St. Louis Radio Station Bets on a Mix of Gospel and Old-School R&B

Mix 99.5 is co-owned by Carlos Mayfield, Fernando Smith and Lou Thimes Jr.

Radio can be a fast-changing business. Not too long ago, the FM frequency 99.5 in St. Louis was home to Praise 99.5, a station playing Christian and gospel music.

It’s now Mix 99.5. They’ve kept the gospel portion, but instead of combining it with Christian music, the three new owners are pairing that music with old, classic R&B. The station began in beta mode without announcers at the beginning of 2017 and officially launched with a full slate of programming and personalities this week.

Lou Thimes Jr., a.k.a. “The Real JR,” is one of the owners and also hosts “The Real Afternoon Show” weekdays from 3 to 6 p.m. From a write-up in the St. Louis Post-Dispatch by Kevin C. Johnson:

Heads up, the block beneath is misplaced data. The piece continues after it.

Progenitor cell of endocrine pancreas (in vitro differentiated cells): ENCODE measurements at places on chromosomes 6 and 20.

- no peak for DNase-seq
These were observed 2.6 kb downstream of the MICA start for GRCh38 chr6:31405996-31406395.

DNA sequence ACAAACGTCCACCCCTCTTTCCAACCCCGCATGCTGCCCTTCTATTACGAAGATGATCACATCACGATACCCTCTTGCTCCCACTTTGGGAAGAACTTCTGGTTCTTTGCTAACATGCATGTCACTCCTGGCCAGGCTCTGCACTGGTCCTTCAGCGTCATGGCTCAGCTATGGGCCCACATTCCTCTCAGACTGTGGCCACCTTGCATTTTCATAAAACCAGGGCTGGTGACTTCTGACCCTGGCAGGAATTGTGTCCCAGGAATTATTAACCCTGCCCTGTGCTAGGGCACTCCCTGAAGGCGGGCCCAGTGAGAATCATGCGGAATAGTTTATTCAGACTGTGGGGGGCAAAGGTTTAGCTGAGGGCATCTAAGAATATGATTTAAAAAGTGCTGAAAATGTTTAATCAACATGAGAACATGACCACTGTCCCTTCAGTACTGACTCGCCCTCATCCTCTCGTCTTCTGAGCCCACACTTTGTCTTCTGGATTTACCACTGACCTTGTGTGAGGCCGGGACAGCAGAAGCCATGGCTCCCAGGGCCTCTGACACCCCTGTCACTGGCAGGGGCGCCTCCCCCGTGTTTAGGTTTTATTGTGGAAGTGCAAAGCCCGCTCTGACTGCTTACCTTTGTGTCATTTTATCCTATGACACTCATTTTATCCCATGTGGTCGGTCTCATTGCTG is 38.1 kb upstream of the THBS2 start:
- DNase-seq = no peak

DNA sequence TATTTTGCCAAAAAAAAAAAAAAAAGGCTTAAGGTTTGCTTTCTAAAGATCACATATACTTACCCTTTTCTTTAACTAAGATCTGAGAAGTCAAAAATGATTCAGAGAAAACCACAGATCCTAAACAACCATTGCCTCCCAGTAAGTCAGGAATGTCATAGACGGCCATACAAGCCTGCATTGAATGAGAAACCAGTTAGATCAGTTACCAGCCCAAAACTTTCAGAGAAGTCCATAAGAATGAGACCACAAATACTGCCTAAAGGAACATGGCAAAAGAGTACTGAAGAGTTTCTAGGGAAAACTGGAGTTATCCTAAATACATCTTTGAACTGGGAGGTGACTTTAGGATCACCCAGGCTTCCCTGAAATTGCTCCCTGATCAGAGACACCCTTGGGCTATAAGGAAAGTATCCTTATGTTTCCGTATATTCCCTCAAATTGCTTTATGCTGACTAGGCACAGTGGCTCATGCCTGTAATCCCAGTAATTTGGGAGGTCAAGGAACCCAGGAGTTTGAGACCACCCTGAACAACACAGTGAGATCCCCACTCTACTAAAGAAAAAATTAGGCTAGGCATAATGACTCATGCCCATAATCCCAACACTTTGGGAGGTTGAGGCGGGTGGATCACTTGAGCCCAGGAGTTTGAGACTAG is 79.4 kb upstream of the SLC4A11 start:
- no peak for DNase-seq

The past decade, Times Jr. says, “has been about iHeartMedia and Radio One and Bonneville and Sinclair and Emmis, with big buildings in New York and D.C., telling us what we can listen to and what the community needs.” …

“Most Christian and gospel fans are OK with old-school R&B. It’s not offensive. And there’s a thin line between the saint and the sinner. I like fence straddlers.

Artists on Mix 99.5’s playlist include Luther Vandross, Anita Baker, the O’Jays, Michael Jackson, Stevie Wonder, the Temptations, Whitney Houston, Aretha Franklin, Angela Winbush, Freddie Jackson and many more, as well as gospel acts the Winans, Yolanda Adams and John P. Kee.

Thimes Jr.’s partners are Carlos Mayfield and Fernando Smith, with the trio having engaged a fair amount of radio personalities who are well-known locally. Gospel singer Zella Jackson Price, a pioneering black radio announcer, is back on the air via Mix 99.5 with The Gospel Express, airing from 8 a.m. to noon Sundays. Meanwhile, the station’s community affairs director, Robin “Bubbling Brown Sugar” Shepherd, is also contributing a recurring segment about local matters titled “What’s New in the Lou.”

Previously on Fishbowl:
Three and a Half Decades Later, Stevie Wonder’s Radio Station Is Still Rocking